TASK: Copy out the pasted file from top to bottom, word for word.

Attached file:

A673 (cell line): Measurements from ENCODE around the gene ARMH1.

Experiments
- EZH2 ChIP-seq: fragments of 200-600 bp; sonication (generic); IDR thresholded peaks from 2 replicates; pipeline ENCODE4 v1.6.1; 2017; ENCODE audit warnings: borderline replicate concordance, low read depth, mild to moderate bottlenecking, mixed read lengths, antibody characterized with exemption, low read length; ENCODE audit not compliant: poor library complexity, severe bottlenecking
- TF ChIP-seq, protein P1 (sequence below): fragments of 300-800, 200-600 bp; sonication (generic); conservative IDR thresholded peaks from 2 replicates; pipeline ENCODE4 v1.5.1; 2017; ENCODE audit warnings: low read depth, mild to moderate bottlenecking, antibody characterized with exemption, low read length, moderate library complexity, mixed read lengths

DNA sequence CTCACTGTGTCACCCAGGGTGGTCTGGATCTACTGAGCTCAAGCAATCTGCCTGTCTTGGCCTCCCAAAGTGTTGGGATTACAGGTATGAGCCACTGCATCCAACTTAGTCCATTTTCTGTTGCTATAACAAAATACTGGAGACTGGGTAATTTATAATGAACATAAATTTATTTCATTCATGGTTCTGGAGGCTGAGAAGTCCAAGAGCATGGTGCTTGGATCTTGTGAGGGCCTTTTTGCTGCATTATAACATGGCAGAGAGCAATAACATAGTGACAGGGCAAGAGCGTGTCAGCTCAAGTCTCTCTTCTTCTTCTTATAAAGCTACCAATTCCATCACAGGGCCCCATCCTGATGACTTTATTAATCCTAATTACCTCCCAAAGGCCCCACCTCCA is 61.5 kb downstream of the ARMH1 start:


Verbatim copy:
A673 (cell line): Measurements from ENCODE around the gene ARMH1.

Experiments
- EZH2 ChIP-seq: fragments of 200-600 bp; sonication (generic); IDR thresholded peaks from 2 replicates; pipeline ENCODE4 v1.6.1; 2017; ENCODE audit warnings: borderline replicate concordance, low read depth, mild to moderate bottlenecking, mixed read lengths, antibody characterized with exemption, low read length; ENCODE audit not compliant: poor library complexity, severe bottlenecking
- TF ChIP-seq, protein P1 (sequence below): fragments of 300-800, 200-600 bp; sonication (generic); conservative IDR thresholded peaks from 2 replicates; pipeline ENCODE4 v1.5.1; 2017; ENCODE audit warnings: low read depth, mild to moderate bottlenecking, antibody characterized with exemption, low read length, moderate library complexity, mixed read lengths

DNA sequence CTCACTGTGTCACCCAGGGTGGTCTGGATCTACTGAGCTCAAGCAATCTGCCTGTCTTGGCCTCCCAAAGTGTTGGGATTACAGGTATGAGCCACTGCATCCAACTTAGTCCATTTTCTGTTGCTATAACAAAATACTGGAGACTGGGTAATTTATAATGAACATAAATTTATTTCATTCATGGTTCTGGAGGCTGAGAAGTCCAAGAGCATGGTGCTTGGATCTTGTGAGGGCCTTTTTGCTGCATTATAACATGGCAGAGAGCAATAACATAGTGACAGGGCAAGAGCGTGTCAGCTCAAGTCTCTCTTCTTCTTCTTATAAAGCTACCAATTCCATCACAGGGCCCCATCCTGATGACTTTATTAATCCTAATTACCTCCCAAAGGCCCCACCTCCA is 61.5 kb downstream of the ARMH1 start: